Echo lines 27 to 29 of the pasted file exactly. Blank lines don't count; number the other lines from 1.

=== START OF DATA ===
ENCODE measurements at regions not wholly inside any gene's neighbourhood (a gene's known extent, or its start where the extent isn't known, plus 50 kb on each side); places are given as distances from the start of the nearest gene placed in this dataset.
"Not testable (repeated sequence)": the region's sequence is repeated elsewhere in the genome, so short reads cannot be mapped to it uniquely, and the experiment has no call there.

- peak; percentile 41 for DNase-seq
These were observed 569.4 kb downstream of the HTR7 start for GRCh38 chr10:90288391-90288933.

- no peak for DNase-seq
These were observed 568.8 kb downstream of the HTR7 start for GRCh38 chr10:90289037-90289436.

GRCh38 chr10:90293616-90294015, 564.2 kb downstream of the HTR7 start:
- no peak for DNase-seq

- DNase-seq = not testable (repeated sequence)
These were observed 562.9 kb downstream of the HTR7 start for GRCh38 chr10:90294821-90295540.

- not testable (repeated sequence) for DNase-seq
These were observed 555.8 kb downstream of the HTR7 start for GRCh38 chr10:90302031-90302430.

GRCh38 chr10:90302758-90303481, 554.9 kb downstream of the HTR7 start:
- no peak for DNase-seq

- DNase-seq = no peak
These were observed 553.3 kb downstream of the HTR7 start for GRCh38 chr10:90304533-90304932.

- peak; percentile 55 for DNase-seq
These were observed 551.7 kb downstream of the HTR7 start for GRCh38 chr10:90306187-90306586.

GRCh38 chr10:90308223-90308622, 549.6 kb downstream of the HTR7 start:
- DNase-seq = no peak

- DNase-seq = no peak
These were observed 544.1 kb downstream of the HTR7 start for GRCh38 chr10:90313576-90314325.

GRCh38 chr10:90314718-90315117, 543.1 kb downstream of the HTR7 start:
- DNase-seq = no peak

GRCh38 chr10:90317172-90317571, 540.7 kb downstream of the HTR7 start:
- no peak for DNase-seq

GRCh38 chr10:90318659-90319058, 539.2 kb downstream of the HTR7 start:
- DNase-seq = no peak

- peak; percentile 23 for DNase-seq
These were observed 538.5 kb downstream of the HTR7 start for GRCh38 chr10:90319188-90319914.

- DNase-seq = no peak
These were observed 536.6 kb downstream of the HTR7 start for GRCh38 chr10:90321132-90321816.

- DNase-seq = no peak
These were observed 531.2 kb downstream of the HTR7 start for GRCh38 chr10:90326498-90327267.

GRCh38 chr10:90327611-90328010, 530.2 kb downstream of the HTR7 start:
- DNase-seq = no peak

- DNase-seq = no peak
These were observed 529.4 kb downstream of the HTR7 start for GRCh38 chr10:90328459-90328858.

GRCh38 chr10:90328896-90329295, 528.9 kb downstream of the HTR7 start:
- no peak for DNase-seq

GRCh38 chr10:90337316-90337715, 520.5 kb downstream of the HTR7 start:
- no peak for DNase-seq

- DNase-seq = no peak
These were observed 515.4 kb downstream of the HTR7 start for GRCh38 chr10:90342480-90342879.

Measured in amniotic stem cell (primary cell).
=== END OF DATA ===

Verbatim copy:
GRCh38 chr10:90318659-90319058, 539.2 kb downstream of the HTR7 start:
- DNase-seq = no peak

- peak; percentile 23 for DNase-seq